The “Big C” is a hot topic usually best approached with delicacy. Fortunately, advances in medicine have enabled us to have some big wins here and there in our fight against this devastating disease. But what exactly are the latest scoop on factors that raise the risk of cancer? Here is a list of quite surprising sources of risk, to help you live more and live smart.
Drinking very hot tea
Don’t get us wrong: drinking green tea indeed has cancer-fighting properties. But believe it or not, some researchers insist the real issue is to not let your cup get rid of most of its heat. A 2018 Chinese study drinking tea that is way too hot could cause a spike in cancer risk. Experts think that the heat of the tea adversely affects the esophagus’ lining, which leads to higher damage if the tea drinker also happens to be a regular smoker and alcohol drinker.
Exercise is a surefire way to lower any risk of cancer. Statistics show that exercise brings down the risk of lung, breast and colon cancer by 7 percent. A downside to this is that researchers have yet to pinpoint how exactly exercise brings down people’s risk of cancer. With that, the next major challenge for the public health sector is how to get more people to have more healthy exercise to reduce cancer risk.
Did you know that taller people have a higher cancer risk than shorter people? There is evidence to argue that for every extra 5 cm in height the increased risk for some type of cancers is as follows: Kidney (10% increased risk); Pre- and post-menopausal breast cancer (9% and 11% increased risk respectively); Ovarian (8% increased risk).
When it comes to this unusual risk factor, it doesn’t end there. The enigma deepens as a 2016 study associated longer legs and the chance of colon cancer. Again, according to experts, growth factors in the body may be a major culprit in the link.
Smoke and fumes
We know the cliche about the kingly role of controlling the barbecue grill; get to know the risks too. People who spend way too much time searing the steak slabs risk getting chemicals known as polycyclic aromatic hydrocarbons (PAHs) through their skin. These PAHs are certified as carcinogens or cancerous agents.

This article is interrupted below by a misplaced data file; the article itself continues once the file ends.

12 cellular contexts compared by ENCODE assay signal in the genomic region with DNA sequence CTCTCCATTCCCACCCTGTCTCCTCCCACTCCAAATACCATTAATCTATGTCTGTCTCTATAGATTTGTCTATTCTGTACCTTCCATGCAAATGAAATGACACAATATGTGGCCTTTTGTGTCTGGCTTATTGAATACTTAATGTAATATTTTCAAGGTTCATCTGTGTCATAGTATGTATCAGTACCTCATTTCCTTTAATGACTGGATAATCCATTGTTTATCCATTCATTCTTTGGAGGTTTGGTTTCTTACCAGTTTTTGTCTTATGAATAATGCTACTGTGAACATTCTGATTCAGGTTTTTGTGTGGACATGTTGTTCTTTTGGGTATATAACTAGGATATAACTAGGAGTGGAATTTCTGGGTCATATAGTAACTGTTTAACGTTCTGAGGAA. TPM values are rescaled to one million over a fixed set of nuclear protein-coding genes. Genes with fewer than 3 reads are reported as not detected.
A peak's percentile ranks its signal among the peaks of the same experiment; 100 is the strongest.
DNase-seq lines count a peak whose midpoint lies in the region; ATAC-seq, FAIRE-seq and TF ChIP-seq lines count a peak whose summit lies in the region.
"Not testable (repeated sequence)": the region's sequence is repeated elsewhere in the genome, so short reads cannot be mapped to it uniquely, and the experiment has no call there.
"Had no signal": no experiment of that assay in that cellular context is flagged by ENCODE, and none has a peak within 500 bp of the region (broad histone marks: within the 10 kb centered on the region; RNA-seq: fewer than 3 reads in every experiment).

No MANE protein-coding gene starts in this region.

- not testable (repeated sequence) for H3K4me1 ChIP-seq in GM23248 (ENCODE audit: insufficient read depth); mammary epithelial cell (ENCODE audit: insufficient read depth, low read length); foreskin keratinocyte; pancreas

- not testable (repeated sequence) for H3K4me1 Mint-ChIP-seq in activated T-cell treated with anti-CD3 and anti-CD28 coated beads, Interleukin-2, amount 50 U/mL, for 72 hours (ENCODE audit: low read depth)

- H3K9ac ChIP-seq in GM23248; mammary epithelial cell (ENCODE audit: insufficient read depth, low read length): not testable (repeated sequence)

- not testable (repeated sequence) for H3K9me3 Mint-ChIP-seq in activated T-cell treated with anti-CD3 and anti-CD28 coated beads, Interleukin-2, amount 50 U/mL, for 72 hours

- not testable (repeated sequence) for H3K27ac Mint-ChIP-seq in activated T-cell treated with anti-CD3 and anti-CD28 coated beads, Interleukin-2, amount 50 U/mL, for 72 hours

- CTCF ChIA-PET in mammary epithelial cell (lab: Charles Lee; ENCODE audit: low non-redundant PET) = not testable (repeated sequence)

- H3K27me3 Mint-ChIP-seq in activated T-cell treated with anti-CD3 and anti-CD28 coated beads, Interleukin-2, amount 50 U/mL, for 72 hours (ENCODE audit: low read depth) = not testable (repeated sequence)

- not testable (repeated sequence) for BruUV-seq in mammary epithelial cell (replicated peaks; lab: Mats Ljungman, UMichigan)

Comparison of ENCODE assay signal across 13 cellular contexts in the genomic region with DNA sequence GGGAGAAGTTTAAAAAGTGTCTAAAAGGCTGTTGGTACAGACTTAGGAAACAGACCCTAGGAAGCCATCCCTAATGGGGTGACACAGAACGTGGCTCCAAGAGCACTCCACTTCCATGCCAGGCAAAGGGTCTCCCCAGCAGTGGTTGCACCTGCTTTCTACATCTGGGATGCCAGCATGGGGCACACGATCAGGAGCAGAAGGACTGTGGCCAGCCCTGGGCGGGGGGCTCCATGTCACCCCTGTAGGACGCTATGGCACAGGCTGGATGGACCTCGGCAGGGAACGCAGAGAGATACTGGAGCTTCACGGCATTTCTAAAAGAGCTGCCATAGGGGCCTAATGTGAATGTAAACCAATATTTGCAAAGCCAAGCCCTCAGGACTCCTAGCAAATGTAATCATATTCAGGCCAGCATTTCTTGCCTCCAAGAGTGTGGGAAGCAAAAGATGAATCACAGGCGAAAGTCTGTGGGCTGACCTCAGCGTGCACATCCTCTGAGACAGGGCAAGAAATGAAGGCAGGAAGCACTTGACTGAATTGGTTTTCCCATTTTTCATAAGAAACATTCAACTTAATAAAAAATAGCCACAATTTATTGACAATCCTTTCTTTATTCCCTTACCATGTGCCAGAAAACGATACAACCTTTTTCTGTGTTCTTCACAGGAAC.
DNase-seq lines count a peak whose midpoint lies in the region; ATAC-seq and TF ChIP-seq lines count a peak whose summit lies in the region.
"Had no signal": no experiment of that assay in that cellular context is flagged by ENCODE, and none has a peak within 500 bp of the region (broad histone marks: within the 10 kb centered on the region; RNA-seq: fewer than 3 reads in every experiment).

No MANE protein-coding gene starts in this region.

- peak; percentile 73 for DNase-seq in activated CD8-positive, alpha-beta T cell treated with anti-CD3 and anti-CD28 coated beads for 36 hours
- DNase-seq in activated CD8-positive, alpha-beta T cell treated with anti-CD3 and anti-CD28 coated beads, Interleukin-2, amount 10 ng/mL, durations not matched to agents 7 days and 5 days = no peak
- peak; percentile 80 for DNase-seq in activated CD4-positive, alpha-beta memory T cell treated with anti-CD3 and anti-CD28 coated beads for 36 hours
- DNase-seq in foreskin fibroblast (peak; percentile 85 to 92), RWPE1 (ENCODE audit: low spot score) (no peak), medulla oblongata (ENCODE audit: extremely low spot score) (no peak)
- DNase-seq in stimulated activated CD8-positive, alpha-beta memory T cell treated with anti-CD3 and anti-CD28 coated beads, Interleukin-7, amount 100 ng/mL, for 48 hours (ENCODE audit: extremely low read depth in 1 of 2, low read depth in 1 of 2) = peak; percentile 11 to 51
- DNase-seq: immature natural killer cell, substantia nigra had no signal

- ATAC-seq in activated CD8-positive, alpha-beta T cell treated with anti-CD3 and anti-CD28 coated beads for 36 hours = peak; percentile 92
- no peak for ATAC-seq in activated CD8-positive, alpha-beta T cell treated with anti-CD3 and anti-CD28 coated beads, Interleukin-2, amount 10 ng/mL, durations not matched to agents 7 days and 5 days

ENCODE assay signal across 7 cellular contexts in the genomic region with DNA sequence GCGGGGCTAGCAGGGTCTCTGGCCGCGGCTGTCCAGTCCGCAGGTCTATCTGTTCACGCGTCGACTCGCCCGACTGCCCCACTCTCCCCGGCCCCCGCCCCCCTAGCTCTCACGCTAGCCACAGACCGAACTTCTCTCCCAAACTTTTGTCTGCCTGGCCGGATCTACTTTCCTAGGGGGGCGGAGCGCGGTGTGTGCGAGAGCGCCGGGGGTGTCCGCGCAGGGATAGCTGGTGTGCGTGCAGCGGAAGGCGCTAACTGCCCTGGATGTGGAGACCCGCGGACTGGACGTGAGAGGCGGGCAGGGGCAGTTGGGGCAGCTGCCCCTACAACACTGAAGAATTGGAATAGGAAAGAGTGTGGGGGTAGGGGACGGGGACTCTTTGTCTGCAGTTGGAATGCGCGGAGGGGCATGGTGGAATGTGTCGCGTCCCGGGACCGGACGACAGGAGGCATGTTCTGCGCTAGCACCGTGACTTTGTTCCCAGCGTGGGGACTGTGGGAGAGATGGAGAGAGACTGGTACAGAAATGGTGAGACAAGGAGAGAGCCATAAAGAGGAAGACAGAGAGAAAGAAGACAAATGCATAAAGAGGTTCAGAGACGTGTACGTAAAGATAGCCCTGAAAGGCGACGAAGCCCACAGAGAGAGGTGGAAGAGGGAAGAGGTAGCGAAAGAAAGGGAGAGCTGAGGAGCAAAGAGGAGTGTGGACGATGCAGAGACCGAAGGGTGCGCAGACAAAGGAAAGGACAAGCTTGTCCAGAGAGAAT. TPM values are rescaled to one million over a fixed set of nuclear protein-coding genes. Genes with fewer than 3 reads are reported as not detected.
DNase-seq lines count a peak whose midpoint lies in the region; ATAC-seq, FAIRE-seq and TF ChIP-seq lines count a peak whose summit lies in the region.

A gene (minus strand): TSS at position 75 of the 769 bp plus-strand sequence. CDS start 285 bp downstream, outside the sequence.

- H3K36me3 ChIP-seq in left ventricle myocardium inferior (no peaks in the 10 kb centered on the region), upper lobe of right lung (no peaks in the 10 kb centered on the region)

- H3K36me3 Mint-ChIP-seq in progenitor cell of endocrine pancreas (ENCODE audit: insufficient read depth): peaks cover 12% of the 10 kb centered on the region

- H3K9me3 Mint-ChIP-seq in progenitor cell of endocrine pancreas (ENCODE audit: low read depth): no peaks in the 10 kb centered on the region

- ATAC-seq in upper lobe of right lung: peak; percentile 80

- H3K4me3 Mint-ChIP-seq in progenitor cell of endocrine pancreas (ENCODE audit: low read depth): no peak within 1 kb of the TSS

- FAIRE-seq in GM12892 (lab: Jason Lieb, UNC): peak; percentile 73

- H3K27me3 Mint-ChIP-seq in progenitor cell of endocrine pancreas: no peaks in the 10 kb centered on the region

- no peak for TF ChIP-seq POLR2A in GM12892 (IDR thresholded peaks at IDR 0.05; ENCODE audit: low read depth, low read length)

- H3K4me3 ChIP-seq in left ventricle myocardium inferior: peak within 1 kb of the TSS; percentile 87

But there is a workaround, grill fans: experts think that people got higher levels of PAHs through absorption in the skin than they did by breathing in the smoke. Covering up while doing the barbecue grilling may look weird, but you can be sure you catch lesser carcinogens through the skin over the short term.
Despite advances in reconstructive plastic surgery, some breast implants are still major carcinogens that may spiral into cancer. What makes it more complicated is that lymphoma does not mean breast cancer, but instead are cancers that originate from the immune system.
As in everything, moderation is key, and this applies to alcohol. Research has found a link between drinking alcohol and cancer deaths. Alcohol is associated with a sobering range of cancers such as colorectal, breast, liver and esophageal cancers, as well as cancers of the throat and mouth. An interesting 2018 study conducted in mice has shown that the breakdown of alcohol in the mice’s body may release a chemical that adversely affects the DNA among stem cells in the blood, and which further on, may lead to cancer.
Finally, overweight or obese people need to take action. Excess weight leads the way to more than a dozen types of cancer, recent studies have found.
As in most of the cases above, there is more work to be done to get to the bottom of obesity leading to cancer. Some scientists think there is promise in finding a link between higher levels of hormones and abnormal cell growth, which in turn can heighten cancer’s risks.
This article on cancer risk factors is not complete without a discussion on what it takes to win the fight against the big C: a healthy lifestyle, starting with lower body weight. It goes without saying that while the best time to start being healthy was months ago, the next best time is now!